What Is an IRA and How Many Types of IRAs are There?
IRA Stands for Individual Retirement Account
An IRA is retirement fund lingo for "Individual Retirement Account." If you don't have one, you're missing out on additional retirement income that gets investment more on your terms instead of having to choose between a few company funds. It's a powerful took that too many people aren't utilizing.
Is an IRA an Investment?
People frequently ask how to find the best interest rates on an IRA, but an IRA is not an investment. It is a type of account. Inside that account you can invest in many different types of things—far more than your company-sponsored 401(k).
You can open an IRA account at a bank, brokerage firm, mutual fund company, insurance company and at various other types of financial institutions. You can use the money you deposit into your IRA to invest in CDs, government bonds, mutual funds, stocks, and almost any other type of financial investment you can think of.
There are two main types of IRAs:
- Traditional IRAs
- Roth IRAs
The two categories above refer to the tax rules that regulate that type of IRA.
- As a sub category of Traditional IRAs, you can have non-deductibles, spousal IRA contributions, SEP IRAS and SIMPLE IRAs.
- As a sub category of Roth IRAs you can have Roth spousal IRA contributions. There is also a Roth 401(k) option called a Designated Roth account.
What Is a Traditional IRA?
Traditional IRAs were introduced by Congress in 1974 through the Employee Retirement Income Security Act as a way to encourage people to save for retirement by offering special tax treatment for funds that you put into IRAs.
Tax Treatment of a Traditional IRA
Contributions to a Traditional IRA may be tax deductible if you meet certain eligibility requirements. If you are not eligible to make a tax-deductible IRA contribution you may still make a non-deductible IRA contribution.
You have to have earned income to contribute to any type of IRA—with one exception. If you are married as long as you have enough earned income you can contribute to a spousal IRA for a spouse even if they have no earned income.
Traditional IRA Quick Facts
- Funds inside of an IRA grow tax deferred. This means you do not pay income taxes on interest, dividends and capital gains until such time as you take a withdrawal.
- There is a penalty imposed on early IRA withdrawals which is a withdrawal that occurs before age 59 ½. The penalty is 10% plus income tax payments so try not to take any early withdrawals unless absolutely necessary.
- You must begin taking required minimum distributions by age 70 ½.
What Is a Roth IRA?
Roth IRAs are a new type of IRA introduced through the Taxpayer Relief Act of 1997. Roth IRAs have different tax rules than Traditional IRAs.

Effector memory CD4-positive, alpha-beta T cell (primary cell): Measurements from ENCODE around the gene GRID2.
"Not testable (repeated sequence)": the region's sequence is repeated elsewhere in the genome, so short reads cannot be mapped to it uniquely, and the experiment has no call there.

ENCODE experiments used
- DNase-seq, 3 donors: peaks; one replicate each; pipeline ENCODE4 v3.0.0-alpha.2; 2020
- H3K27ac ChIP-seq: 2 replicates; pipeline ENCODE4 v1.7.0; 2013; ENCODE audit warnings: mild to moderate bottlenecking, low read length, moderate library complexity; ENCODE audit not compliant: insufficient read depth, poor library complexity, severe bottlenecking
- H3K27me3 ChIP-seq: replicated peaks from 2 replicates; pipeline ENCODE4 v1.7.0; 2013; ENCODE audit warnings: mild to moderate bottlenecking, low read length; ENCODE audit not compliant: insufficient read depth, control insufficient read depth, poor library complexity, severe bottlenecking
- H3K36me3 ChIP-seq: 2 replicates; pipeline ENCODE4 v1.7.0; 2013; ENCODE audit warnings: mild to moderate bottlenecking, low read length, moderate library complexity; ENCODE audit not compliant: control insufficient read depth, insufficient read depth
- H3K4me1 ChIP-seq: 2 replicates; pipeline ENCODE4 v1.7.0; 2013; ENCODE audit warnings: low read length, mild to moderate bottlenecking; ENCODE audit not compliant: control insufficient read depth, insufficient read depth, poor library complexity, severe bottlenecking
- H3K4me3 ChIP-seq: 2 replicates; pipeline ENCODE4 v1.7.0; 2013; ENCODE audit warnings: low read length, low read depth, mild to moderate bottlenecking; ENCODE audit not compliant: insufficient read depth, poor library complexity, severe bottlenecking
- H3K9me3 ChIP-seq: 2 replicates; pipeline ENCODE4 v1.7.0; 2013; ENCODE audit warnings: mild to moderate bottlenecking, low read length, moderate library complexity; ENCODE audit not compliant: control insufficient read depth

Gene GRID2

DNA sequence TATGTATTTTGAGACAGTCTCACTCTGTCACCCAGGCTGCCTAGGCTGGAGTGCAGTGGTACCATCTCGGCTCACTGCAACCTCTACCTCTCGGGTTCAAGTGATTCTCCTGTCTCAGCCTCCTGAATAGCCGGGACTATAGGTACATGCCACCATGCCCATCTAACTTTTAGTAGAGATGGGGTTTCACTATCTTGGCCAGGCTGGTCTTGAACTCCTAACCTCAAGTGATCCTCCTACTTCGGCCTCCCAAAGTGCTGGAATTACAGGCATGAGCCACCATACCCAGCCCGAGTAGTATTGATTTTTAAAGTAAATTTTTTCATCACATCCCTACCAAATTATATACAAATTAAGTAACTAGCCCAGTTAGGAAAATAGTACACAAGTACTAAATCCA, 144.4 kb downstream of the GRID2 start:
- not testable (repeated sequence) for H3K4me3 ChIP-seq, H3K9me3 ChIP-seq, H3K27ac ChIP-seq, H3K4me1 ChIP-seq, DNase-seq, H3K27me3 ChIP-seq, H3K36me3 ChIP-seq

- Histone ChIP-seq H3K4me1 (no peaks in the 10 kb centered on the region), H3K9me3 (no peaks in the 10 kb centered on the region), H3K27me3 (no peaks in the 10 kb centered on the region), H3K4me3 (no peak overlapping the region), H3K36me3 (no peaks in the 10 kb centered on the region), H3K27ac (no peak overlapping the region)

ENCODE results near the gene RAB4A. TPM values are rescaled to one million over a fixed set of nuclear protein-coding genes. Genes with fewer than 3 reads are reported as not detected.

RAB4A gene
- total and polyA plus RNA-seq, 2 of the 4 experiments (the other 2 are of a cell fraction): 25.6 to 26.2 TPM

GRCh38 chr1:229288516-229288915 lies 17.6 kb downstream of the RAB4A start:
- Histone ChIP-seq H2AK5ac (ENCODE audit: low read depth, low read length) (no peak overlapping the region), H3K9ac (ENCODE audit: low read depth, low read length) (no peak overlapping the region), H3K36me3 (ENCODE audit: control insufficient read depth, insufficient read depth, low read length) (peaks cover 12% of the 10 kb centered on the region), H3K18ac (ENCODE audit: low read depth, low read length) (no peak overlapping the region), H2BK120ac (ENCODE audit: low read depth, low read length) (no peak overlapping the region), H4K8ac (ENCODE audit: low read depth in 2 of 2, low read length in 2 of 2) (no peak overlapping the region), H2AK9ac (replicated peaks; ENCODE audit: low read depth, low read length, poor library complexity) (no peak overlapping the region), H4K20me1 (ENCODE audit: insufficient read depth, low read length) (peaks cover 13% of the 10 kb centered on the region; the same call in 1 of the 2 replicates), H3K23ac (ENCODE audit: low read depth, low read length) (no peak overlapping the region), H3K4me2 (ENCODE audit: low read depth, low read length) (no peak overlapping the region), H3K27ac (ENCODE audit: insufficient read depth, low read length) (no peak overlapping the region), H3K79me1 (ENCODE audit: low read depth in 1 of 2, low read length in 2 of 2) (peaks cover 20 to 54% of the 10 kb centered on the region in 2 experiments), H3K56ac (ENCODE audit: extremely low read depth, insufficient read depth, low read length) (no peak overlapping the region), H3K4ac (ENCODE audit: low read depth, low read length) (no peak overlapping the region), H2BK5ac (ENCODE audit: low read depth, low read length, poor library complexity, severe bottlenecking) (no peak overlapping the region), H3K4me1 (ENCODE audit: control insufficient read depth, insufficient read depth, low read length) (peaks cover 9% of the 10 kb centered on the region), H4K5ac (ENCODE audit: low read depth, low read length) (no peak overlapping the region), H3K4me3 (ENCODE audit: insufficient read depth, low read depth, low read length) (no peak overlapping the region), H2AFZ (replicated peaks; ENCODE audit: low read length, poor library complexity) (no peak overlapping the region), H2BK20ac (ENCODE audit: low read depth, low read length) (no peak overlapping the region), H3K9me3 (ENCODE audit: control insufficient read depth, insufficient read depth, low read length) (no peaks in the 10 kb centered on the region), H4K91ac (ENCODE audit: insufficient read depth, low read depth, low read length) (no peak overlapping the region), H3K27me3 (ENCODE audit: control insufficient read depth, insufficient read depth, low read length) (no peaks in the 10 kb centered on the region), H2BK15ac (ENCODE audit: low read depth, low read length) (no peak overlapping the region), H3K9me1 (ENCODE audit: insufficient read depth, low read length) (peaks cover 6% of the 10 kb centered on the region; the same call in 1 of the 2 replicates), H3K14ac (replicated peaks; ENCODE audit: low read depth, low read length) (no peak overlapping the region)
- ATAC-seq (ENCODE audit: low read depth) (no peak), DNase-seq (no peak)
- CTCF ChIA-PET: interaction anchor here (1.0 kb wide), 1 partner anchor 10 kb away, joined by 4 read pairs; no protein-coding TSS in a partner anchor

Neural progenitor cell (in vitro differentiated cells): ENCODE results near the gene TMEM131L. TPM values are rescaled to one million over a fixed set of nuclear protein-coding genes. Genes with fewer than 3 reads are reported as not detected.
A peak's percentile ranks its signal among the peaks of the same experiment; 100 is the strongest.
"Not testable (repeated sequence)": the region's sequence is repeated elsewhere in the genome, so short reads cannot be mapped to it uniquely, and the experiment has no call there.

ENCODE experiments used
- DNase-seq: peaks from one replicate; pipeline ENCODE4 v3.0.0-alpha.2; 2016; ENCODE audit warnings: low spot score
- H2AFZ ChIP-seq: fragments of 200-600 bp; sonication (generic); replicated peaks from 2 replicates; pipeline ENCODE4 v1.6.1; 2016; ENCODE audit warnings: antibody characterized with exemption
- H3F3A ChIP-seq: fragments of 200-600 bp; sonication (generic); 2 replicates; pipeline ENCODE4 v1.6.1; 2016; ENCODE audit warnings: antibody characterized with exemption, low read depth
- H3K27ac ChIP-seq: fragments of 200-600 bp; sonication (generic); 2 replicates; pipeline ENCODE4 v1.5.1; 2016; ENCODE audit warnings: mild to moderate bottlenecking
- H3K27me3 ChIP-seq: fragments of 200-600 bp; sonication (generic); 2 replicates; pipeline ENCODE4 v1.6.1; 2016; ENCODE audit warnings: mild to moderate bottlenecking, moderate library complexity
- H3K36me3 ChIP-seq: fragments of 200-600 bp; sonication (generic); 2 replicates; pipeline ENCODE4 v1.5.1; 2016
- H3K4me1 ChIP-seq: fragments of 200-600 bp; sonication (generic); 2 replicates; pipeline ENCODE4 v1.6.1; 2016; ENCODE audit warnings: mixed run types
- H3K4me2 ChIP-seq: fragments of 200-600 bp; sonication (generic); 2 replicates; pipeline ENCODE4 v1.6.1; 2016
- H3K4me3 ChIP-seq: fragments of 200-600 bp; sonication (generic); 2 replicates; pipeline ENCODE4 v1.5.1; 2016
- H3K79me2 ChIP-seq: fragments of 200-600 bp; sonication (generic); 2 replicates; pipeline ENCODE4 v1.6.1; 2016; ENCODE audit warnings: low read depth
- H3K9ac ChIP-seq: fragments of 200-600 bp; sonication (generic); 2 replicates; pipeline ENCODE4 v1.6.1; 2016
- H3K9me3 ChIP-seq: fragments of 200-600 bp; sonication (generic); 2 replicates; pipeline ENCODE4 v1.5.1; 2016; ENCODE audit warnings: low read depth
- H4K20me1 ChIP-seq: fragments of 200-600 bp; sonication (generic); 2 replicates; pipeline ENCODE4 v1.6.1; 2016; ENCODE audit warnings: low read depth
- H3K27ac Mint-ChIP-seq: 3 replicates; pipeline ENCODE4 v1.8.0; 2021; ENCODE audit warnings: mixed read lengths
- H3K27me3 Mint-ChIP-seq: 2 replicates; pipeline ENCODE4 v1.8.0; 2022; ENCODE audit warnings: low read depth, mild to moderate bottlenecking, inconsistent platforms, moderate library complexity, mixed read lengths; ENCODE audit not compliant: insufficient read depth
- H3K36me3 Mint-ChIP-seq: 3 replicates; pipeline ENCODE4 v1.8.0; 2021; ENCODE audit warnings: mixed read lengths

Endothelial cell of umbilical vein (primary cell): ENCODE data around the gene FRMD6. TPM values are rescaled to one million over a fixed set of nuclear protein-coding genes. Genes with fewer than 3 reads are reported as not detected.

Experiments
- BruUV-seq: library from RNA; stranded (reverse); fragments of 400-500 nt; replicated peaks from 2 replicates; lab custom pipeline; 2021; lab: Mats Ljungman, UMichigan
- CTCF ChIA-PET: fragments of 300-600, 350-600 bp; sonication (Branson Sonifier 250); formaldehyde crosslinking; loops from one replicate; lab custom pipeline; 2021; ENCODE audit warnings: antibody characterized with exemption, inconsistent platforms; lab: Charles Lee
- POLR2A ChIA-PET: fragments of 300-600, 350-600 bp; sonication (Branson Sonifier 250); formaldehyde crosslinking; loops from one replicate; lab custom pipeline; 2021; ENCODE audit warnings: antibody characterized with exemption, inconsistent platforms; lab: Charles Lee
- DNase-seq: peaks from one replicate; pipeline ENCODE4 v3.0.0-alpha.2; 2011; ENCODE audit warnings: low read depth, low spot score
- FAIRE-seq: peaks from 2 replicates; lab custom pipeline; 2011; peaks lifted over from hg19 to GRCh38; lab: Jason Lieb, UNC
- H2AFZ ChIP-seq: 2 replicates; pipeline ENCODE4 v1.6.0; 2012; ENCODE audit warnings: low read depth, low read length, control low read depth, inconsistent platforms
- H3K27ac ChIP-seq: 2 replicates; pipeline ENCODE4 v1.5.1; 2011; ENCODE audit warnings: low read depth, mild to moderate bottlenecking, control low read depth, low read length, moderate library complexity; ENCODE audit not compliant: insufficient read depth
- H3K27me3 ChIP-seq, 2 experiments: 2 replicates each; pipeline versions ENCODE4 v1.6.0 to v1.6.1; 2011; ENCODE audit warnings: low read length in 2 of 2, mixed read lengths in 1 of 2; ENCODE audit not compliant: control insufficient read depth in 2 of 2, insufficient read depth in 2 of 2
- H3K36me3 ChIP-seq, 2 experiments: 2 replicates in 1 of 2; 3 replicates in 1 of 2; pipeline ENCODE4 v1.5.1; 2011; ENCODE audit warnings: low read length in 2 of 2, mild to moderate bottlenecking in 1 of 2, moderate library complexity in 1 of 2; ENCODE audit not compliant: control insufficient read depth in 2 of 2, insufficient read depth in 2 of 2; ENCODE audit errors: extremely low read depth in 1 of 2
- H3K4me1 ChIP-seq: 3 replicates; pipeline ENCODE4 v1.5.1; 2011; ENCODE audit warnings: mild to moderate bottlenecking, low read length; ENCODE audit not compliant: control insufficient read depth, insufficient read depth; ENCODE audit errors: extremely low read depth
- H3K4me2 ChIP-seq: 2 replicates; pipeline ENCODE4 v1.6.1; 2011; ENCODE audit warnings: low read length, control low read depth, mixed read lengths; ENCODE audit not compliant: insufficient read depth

Tax Treatment of a Roth IRA
Contributions to a Roth IRA are not tax deductible, but funds inside of a Roth IRA grow tax free. This means you will never pay income taxes on interest, dividends and capital gains on funds that accumulate inside of a Roth IRA as long as you follow the Roth IRA withdrawal rules. In other words, with a traditional IRA, you pay taxes when you retire and withdrawal the funds. With a Roth IRA, you pay the taxes now, before you contribute to your plan. The advantage to this is that later in life, your individual tax bracket might be higher along with the overall tax rates.
Roth IRA Quick Facts
- Funds inside of an Roth IRA grow tax free. This means you do not pay income taxes on interest, dividends and capital gains earned—ever (assuming you follow the rules).
- You can withdraw amounts contributed to a Roth right back out with no penalty taxes owed. This means a Roth IRA can double as your emergency fund.
- Roth IRAs do not have required minimum distributions at any age.
- You can convert a Traditional IRA to a Roth. Note: rules on conversions are different than rules on contributions.
IRA Withdrawal Rules
Although there are steep penalties for early withdrawals, there are exceptions that apply. You can use some of your account balance to pay medical bills up to a certain amount, if you're disable, and to pay health insurance premiums and higher education expenses. Even a first time home purchase is allowable.
Each of these have plenty of rules that you must know and understand first. Also, just because you can doesn't necessarily mean you should. You will lose the earning power of that money if you withdrawal the funds so weigh the decision very carefully.
IRAs for Self-Employed Persons or Business Owners
If you own a business or work as a self-employed independent contractor you may be eligible to establish either a SEP IRA (best for those with no employees) or a SIMPLE IRA (which may work better if you have employees.)
Either of the above plans may allow you to make a larger contribution than what you could make to a traditional or Roth IRA.